Energy Efficiency Day – October 6th

October 6th is Energy Efficiency Day. Here are five things you can easily do to save energy and its cost.

1. Insulate.  Reduce heat loss through switch plates and outlets by as much as 80%. Get a package of 10 or more foam backings for way less than $10.
2. Insulate. Seal holes, gaps and cracks with polyurethane insulating foam sealant. Sprays into gaps and cracks up to 1″ (25 mm) in diameter, It expands to fill the shape of the gaps. Find a can at your hardware store for $10 to $15.
3. Keep your car longer, especially if it’s relatively fuel-efficient. Spread out the CO2 emitted in the manufacturing process over more years. The faster you replace a car, the more CO2 it emits.
4. According to Hydro One “phantom” or “standby” power, could account for up to 10 percent of your home’s energy use. The average Canadian home has 25 or more electronic devices that use phantom power, costing approximately $150 a year in electricity. Find out more at  https://www.hydroone.com/saving-money-and-energy/residential/tips-and-tools/phantom-power.
5. Mining for cryptocurrencies like Bitcoin and Ethereum uses a lot of energy and is contributing to climate change. Consider more eco-friendly cryptocurrency options like Nano, Cardano and Hedera Hashgraph.


Still Don’t Have an Ottawa Public Library Card?

Hey!  Did you know that you can now get your FREE Ottawa Public Library card online?   Check it out here if you are 18 years or older: https://biblioottawalibrary.ca/en/node/370093 or here if you are a kid or a teen: https://biblioottawalibrary.ca/en/node/370096

You can also download audio e-books, then listen to them anywhere you choose, at any time, alone or with a friend.  Did you know that there are all kinds of online events and YouTube D.I.Y. programs that you can access with your public library card?  Check some of them out here:  https://www.youtube.com/playlist?list=PLXQxeggRJvhed0qp9m9tr0H9ucG_-u5Rn

What are you waiting for?

Some of my favourite library sentences:

  • I met her (him, they) at the library.
  • I accuse Professor Plum in the library with a rope.
  • I’m off to the library, well, actually the Bookmobile, since that’s all we’ve got.
  • What’s in your home library?   On shelves, online or on your Kindle?
  • He arrived a few minutes late for the PC Users workshop at the library, because his second bus connection was late.
  • Can you walk by a library without going in just to have a peek?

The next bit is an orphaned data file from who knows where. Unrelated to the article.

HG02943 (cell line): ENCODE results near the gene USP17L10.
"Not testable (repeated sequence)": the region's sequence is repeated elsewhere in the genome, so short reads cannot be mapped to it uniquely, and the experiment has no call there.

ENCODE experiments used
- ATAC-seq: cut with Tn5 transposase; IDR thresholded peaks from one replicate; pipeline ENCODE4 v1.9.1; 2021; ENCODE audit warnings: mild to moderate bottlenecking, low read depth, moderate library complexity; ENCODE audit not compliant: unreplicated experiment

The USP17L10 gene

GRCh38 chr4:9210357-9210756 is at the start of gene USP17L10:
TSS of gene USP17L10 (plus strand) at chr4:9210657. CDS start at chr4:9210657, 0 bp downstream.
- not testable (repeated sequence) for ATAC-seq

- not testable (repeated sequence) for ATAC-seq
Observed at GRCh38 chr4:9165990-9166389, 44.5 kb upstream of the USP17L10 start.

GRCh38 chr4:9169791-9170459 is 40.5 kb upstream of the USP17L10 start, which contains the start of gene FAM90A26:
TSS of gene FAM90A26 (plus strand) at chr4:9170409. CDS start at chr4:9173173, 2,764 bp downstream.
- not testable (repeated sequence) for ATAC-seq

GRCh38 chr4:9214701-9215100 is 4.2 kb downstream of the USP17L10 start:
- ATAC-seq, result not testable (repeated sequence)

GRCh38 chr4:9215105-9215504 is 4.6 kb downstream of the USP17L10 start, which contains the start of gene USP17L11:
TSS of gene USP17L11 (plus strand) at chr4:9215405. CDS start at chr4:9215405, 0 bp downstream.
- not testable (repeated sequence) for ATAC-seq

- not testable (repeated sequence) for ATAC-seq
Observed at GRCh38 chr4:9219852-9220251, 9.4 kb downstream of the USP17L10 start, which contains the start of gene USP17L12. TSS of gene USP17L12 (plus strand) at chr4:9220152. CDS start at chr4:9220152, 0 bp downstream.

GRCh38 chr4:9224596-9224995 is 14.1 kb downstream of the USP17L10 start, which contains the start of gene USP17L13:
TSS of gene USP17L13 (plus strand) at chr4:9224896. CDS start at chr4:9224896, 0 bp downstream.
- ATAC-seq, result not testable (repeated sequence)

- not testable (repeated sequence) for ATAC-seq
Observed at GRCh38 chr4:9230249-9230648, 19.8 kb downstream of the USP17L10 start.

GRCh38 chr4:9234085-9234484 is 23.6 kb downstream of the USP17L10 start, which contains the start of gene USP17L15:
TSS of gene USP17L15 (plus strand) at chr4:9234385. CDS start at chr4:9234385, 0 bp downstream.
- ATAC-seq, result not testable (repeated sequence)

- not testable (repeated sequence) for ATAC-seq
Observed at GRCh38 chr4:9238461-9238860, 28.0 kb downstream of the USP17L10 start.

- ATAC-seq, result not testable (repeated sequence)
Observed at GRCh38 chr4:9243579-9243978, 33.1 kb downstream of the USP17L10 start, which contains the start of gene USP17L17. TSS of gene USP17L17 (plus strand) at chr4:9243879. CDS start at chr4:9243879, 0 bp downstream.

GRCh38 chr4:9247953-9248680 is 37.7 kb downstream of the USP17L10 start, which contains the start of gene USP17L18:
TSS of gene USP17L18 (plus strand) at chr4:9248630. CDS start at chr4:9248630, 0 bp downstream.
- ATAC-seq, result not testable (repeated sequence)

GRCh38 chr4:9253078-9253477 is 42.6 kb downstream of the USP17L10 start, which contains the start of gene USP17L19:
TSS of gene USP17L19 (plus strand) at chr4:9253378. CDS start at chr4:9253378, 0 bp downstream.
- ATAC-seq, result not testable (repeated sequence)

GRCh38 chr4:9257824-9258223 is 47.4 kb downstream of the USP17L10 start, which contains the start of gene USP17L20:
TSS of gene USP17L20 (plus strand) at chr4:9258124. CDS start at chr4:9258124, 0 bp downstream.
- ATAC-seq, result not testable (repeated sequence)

• Where can you imagine seeing a small library branch in our Hunt Club community?
  • If you want to see Morgan, try the library.

What are some of your favourite sentences with the word ‘library’ in them?

Where can you picture a library branch in our Hunt Club community?

Canada Votes – Election 2021

Election Day is Monday, September 20th.   You can vote by mail or in person at advance polls or on September 20th.   Find all you need to know at the Elections Canada website:  https://www.elections.ca/home.aspx

Do you know who your Ottawa South candidates are?  Let me introduce them.

Huda Mukbil, NDP Candidate 

I am a mother, a writer, a public speaker on diversity and a champion for reforms in the public sector, and I spent 18 years as a strategic advisor on National Security. I look forward to working hard for Ottawa South and giving you the representation you deserve in Parliament. I will work for everyone, not just the well connected few. I am concerned about the way in which some developers have been allowed (by all levels of Government) to kick out low income tenants, and replace their homes with other residential developments outside of their price range. The NDP is committed to building half a million affordable homes, and will support the expansion of alternative options such as cooperatives. I promise to be an advocate on housing and food security issues in this riding, where 1 in 10 have experienced food insecurity during the pandemic. Too many people in our riding cannot afford dental care, mental health care, or the prescription medication they need. Only the New Democrats have a plan to cover you from head to toe. Finally, I am concerned about threats to our urban forests, and support the efforts to stop the destruction of forests on Airport lands. The NDP has a strong plan to conserve urban forests, protect biodiversity and combat climate change, starting by ending subsidies to fossil fuel companies. On September 20th, stand for change, and vote for Huda Mukbil, NDP.  https://www.hudamukbil.ca/


David McGuinty, Liberal Candidate

Minister of Transport Omar Alghabra, along with Minister of Middle Class Prosperity and Associate Minister of Finance Mona Fortier along with local MP David McGuinty, do the Ottawa stop of the High Frequency Rail announcement at the VIA Rail station, on Wednesday July 7th 2021.

It has been my honour to serve you as your Member of Parliament since 2004. Throughout this time, my connection and commitment to our community has only grown stronger. I was born and raised in Ottawa South and this is where Brigitte and I have happily raised our four children. Our home is here – as is our future.

While much of the publicity MPs receive is related to our work on Parliament Hill, I can tell you the great majority of my time is devoted to supporting members of our community. And of course, recently, I have been called upon to help our neighbours to cope with the challenges of COVID-19 through a series of measures which assisted individuals and businesses in these difficult times such as through the CERB, the wage subsidy, reforms to EI, assistance for seniors, students and our disabled neighbours.

On Parliament Hill, I am proud to chair Canada’s National Security and Intelligence Committee of Parliamentarians which brings together MPs from all parties to work in a non-partisan setting. I especially enjoy this work because we are all working at our best by working together.

Canadians deserve a government that will always have your back. Please visit liberal.ca to read more about how we plan to keep moving Canada forward — for everyone.

I would consider it a great honour to be re-elected as your MP and I ask for your support on September 20th.  https://davidmcguinty.liberal.ca/


Chylow Hall, Peoples Party of Canada (PPC) Candidate